According to a major report on the lithium mining industry released last year, mining company Albemarle produced an estimate 81,000 metric tons of lithium carbonate, making it the world's largest publicly traded producer of the battery raw material. But last month, citing data from a "fund-raising document" it had reviewed, Britain's Financial Times reported that Berkshire Hathaway has begun talks on a project to produce up to 90,000 tons of lithium carbonate from Salton Sea geothermal plants operated by its BHE Renewables business -- and to sell that lithium to Tesla.

Berkshire said no agreements have been signed, and declined media requests to discuss the matter further. Similar ideas to produce lithium from California's Salton Sea were abandoned by another miner recently, but that was said to be due to lack of access to capital. That's not a problem for Berkshire, which boasts nearly $100 billion in cash reserves, according to the most recent data from S&P Global Market Intelligence.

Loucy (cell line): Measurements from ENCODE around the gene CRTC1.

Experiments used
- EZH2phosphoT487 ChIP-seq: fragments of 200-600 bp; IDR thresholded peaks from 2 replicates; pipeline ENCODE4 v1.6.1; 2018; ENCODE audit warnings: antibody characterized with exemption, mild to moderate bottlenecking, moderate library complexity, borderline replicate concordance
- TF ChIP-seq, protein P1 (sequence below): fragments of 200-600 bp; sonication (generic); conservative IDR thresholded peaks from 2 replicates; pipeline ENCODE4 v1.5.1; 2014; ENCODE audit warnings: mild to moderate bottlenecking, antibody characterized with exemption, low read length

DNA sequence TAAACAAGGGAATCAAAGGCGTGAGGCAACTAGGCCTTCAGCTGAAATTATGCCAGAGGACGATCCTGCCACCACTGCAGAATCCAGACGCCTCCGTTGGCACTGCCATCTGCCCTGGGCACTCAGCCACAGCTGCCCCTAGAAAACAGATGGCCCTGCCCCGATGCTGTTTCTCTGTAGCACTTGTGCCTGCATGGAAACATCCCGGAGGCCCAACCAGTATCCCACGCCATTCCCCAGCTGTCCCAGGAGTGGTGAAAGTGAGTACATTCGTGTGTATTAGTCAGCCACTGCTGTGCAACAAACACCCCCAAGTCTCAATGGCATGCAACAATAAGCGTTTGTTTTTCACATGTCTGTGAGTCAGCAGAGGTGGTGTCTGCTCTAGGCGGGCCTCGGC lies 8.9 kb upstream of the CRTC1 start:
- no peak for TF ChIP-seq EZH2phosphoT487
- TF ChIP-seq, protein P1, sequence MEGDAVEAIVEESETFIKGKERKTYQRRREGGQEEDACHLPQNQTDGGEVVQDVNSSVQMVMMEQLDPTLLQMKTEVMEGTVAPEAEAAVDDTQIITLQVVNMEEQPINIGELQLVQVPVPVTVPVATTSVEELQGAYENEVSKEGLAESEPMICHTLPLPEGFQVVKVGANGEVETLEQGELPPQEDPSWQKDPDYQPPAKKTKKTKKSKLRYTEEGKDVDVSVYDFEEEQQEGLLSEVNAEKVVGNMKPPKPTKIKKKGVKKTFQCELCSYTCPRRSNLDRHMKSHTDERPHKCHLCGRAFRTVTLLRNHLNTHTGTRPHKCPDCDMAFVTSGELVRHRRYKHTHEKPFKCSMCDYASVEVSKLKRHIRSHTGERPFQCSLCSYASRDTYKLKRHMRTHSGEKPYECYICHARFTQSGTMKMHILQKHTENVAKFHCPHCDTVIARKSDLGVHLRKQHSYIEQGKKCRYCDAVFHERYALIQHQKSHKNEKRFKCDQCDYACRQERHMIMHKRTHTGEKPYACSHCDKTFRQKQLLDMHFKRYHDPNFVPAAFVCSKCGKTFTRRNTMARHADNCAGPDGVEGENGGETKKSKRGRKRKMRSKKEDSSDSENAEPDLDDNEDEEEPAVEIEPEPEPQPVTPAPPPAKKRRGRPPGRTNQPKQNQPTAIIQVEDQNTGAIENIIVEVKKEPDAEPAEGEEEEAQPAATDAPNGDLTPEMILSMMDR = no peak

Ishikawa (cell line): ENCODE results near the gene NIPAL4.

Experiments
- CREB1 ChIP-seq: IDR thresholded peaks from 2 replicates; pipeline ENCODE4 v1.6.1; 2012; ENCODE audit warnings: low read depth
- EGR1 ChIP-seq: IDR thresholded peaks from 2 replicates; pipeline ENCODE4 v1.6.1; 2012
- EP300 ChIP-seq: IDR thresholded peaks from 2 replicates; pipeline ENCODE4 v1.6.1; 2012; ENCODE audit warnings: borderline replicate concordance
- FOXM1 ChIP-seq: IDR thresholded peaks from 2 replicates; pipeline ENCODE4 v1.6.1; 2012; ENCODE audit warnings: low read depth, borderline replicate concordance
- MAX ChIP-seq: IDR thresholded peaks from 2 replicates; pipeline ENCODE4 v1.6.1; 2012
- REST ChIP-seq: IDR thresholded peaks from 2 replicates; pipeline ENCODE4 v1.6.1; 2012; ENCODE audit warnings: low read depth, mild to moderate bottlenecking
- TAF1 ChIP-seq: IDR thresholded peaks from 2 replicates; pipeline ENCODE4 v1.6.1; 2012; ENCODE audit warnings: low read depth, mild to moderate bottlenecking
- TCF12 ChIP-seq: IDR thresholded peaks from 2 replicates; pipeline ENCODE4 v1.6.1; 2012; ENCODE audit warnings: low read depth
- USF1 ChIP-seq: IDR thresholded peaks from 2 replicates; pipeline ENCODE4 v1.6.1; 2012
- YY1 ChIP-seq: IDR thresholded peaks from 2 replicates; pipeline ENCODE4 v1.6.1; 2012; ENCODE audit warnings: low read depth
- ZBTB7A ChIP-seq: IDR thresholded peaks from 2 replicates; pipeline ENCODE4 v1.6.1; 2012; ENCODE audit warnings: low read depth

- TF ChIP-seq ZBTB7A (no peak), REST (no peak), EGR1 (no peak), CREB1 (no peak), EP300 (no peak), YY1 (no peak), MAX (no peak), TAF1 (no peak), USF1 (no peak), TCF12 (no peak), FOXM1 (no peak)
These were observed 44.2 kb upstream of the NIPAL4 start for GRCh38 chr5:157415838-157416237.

Assuming this project goes ahead, Berkshire Hathaway could leapfrog all comers to instantly become the world's largest producer of lithium for rechargeable batteries, which would definitely make it a mining stock worth watching.

Check out the latest earnings call transcripts for Cleveland-Cliffs, Wheaton Precious Metals, and other companies we cover.

2019 could be huge for Cleveland-Cliffs

Tyler Crowe (Cleveland-Cliffs): Whenever we talk about factors out of a company's control, they are typically things that are going to hurt the company. But over the next several months and potentially the next year or two, iron ore miner Cleveland-Cliffs could benefit immensely from events completely out of its control.